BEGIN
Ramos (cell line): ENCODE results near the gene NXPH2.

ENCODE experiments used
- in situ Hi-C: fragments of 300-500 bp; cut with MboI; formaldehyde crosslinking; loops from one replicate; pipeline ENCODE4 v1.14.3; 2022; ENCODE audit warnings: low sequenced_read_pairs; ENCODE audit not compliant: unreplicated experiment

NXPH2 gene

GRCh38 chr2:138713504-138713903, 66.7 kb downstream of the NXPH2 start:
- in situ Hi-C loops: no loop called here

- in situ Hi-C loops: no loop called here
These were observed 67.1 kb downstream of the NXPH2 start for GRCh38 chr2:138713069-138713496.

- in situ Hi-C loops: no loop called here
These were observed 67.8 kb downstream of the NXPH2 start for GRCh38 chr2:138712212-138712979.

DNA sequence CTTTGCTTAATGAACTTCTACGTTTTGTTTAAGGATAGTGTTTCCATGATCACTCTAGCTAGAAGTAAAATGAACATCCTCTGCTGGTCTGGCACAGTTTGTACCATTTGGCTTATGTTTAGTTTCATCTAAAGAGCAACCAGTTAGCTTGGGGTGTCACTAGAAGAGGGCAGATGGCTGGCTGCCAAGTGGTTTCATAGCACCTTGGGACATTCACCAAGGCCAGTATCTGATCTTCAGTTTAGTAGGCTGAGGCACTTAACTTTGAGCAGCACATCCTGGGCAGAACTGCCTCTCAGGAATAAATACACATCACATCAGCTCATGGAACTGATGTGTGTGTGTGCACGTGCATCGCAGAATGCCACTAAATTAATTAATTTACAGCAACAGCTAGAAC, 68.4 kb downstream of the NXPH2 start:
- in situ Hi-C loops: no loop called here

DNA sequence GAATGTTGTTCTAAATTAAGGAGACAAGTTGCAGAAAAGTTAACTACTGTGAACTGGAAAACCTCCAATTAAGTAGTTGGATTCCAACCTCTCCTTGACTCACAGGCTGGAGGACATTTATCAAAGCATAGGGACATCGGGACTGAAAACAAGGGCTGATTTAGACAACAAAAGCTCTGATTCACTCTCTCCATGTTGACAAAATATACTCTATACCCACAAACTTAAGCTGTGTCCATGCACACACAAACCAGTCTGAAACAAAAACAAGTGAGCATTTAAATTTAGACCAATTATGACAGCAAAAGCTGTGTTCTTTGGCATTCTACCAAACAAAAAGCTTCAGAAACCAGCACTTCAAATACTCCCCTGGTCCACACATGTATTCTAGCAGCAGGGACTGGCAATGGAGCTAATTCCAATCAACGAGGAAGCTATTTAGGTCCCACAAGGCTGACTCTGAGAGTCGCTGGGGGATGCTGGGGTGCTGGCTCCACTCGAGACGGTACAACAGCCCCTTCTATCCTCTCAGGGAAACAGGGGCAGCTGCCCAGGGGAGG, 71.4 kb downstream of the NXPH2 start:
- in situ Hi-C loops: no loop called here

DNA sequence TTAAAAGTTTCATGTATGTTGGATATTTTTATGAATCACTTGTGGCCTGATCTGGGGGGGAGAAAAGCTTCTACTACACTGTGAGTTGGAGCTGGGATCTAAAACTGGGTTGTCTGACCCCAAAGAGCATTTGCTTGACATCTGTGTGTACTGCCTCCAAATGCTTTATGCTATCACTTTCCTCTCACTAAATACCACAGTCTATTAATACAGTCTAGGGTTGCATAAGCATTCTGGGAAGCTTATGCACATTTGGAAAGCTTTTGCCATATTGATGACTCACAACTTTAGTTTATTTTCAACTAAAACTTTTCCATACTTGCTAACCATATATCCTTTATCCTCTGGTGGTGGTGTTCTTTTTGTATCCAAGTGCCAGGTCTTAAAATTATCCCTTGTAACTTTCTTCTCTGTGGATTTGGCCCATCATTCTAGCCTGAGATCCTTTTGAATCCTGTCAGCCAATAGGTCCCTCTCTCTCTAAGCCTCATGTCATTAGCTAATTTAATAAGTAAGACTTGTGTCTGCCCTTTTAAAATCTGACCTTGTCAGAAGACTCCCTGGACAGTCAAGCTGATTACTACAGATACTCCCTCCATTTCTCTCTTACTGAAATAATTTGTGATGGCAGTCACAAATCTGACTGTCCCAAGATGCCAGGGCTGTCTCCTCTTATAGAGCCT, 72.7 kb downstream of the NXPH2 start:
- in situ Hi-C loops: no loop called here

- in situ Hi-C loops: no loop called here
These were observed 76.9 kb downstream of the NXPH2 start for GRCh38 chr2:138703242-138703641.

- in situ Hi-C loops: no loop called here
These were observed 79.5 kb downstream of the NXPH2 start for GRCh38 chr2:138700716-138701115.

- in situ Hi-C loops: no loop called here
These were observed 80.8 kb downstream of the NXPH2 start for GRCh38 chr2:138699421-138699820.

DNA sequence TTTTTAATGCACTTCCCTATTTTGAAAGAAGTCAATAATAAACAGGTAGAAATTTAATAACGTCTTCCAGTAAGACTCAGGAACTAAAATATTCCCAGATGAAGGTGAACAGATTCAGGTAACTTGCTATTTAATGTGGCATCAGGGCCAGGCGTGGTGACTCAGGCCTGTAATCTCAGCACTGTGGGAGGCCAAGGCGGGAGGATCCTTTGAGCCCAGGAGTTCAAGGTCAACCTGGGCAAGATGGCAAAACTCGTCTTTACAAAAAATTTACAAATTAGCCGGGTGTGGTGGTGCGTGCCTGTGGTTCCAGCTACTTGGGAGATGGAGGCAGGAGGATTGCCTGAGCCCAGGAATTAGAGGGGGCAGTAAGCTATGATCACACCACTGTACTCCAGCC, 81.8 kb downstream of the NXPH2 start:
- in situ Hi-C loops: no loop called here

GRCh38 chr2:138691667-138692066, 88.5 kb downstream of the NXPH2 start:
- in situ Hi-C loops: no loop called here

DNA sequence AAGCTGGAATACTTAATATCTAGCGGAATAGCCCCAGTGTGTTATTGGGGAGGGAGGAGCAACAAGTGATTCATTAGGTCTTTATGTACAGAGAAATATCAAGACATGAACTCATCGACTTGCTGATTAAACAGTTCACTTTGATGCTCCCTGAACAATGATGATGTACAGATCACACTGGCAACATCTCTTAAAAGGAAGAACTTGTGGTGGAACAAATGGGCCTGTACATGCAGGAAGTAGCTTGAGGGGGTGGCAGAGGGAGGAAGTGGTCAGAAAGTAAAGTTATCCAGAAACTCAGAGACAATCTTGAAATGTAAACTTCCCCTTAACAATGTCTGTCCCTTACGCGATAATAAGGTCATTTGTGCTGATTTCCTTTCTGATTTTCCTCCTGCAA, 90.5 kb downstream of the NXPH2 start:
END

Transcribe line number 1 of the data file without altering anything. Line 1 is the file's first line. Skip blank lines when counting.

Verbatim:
Ramos (cell line): ENCODE results near the gene NXPH2.